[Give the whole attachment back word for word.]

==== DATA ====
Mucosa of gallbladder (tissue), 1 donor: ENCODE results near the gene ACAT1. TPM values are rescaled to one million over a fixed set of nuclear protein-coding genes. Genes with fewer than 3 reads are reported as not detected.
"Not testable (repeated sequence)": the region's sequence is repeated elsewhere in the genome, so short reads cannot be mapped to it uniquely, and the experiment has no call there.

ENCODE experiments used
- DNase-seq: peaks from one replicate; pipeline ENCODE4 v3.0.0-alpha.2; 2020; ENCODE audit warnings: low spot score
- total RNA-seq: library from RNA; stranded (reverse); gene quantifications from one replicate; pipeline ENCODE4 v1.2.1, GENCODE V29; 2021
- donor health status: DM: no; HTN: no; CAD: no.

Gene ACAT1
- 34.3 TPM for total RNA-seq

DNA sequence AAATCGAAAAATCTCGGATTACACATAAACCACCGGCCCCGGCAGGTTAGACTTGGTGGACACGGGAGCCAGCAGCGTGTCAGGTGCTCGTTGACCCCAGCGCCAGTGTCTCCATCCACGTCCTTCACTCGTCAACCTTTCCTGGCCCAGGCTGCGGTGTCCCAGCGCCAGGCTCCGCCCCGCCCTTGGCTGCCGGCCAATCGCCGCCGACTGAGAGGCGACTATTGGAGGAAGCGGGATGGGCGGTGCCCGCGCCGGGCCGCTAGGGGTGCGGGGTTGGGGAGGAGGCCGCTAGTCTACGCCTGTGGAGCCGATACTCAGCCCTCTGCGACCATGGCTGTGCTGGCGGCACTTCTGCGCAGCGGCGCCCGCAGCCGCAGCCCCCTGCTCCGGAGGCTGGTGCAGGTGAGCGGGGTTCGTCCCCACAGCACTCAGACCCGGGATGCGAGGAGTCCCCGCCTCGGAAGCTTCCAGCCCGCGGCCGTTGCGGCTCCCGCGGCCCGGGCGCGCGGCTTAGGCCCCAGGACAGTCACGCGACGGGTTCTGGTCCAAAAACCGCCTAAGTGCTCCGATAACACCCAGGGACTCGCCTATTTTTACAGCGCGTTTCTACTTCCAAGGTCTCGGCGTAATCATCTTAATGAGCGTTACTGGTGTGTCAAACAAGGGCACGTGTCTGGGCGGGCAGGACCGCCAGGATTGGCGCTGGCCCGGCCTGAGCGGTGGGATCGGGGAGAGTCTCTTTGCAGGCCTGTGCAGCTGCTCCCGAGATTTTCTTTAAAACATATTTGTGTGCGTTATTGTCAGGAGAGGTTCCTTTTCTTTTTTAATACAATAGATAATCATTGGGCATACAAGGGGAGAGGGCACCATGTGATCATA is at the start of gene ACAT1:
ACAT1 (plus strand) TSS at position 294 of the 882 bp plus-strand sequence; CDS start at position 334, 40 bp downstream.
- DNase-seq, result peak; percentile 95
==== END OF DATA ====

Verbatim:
Mucosa of gallbladder (tissue), 1 donor: ENCODE results near the gene ACAT1. TPM values are rescaled to one million over a fixed set of nuclear protein-coding genes. Genes with fewer than 3 reads are reported as not detected.
"Not testable (repeated sequence)": the region's sequence is repeated elsewhere in the genome, so short reads cannot be mapped to it uniquely, and the experiment has no call there.

ENCODE experiments used
- DNase-seq: peaks from one replicate; pipeline ENCODE4 v3.0.0-alpha.2; 2020; ENCODE audit warnings: low spot score
- total RNA-seq: library from RNA; stranded (reverse); gene quantifications from one replicate; pipeline ENCODE4 v1.2.1, GENCODE V29; 2021
- donor health status: DM: no; HTN: no; CAD: no.

Gene ACAT1
- 34.3 TPM for total RNA-seq

DNA sequence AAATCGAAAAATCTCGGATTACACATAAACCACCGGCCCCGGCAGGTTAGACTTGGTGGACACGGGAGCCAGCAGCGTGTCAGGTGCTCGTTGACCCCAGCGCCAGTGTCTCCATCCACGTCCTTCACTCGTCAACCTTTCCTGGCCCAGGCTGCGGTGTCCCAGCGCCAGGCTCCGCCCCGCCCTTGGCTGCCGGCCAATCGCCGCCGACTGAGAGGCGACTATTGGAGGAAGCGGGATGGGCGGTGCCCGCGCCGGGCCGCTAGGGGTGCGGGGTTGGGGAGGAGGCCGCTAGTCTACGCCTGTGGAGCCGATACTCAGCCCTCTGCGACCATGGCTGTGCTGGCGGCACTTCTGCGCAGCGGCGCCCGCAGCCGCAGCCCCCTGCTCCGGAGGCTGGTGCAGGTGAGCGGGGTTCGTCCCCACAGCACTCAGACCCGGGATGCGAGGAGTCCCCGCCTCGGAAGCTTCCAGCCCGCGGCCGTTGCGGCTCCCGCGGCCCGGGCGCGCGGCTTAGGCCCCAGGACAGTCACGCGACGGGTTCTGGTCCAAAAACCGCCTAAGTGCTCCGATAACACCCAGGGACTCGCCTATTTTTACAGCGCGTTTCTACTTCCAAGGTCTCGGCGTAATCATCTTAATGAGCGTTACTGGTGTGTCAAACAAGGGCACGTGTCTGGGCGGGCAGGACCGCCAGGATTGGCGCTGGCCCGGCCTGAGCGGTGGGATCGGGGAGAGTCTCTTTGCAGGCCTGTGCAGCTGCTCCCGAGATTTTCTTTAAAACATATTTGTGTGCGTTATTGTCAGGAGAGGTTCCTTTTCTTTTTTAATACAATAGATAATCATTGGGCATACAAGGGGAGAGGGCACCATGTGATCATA is at the start of gene ACAT1:
ACAT1 (plus strand) TSS at position 294 of the 882 bp plus-strand sequence; CDS start at position 334, 40 bp downstream.
- DNase-seq, result peak; percentile 95